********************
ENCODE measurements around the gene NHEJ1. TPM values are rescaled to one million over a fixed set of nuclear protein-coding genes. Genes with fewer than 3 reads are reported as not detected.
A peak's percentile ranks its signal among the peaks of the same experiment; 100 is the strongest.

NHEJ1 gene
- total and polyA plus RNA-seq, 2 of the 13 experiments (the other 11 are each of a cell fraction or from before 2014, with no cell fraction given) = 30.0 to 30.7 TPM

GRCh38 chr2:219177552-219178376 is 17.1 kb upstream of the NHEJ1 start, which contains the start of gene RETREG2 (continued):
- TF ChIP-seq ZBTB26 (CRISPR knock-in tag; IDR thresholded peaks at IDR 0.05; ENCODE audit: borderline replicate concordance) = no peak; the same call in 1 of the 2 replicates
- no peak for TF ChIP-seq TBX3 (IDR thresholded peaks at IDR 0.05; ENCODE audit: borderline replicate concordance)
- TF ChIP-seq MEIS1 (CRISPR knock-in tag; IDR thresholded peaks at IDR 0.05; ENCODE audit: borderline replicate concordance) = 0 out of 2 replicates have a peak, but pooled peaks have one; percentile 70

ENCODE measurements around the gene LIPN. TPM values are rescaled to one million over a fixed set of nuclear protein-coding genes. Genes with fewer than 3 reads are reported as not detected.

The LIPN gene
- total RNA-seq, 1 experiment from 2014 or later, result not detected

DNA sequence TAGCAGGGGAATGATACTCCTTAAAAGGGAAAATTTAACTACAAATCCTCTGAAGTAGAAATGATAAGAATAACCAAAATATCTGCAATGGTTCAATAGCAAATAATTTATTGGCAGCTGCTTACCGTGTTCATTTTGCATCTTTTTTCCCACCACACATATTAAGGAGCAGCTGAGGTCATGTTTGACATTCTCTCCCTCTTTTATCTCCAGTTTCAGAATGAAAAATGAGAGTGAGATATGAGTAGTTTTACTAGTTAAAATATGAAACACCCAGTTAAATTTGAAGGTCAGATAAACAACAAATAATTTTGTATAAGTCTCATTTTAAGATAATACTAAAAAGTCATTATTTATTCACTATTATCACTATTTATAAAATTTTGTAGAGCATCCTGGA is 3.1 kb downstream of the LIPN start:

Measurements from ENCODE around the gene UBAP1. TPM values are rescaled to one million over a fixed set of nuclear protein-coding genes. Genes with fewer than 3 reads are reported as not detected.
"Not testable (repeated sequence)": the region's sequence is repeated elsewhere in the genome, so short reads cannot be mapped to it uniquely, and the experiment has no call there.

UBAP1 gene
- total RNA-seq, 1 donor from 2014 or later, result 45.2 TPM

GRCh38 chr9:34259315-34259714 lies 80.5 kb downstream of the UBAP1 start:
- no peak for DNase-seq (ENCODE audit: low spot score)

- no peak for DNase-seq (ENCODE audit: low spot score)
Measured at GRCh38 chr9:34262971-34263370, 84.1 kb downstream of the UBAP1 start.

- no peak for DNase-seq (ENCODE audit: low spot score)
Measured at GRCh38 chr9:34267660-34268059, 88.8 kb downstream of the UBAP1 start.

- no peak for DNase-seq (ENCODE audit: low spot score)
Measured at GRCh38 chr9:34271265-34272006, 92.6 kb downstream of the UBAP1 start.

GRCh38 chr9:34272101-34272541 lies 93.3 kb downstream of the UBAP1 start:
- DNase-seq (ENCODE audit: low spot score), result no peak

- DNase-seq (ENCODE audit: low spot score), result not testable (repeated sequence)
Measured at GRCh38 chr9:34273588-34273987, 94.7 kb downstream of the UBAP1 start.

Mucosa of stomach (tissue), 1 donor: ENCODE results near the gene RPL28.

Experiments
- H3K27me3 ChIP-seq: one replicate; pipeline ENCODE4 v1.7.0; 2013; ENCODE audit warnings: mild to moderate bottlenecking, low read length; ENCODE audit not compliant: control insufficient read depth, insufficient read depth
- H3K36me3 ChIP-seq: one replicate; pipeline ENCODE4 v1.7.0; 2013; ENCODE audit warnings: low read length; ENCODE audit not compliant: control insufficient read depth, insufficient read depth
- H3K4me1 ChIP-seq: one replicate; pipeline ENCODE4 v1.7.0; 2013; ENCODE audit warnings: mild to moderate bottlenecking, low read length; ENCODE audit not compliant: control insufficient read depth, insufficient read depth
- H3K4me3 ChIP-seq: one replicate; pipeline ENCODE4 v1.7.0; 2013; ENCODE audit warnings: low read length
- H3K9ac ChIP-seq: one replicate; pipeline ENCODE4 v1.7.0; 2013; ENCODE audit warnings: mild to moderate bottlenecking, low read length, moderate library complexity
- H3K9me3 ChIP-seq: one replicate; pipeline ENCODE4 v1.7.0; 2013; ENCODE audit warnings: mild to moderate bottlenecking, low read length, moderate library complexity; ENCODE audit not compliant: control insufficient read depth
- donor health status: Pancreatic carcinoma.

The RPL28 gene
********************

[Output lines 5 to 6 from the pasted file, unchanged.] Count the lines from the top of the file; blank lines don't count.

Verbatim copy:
GRCh38 chr2:219177552-219178376 is 17.1 kb upstream of the NHEJ1 start, which contains the start of gene RETREG2 (continued):
- TF ChIP-seq ZBTB26 (CRISPR knock-in tag; IDR thresholded peaks at IDR 0.05; ENCODE audit: borderline replicate concordance) = no peak; the same call in 1 of the 2 replicates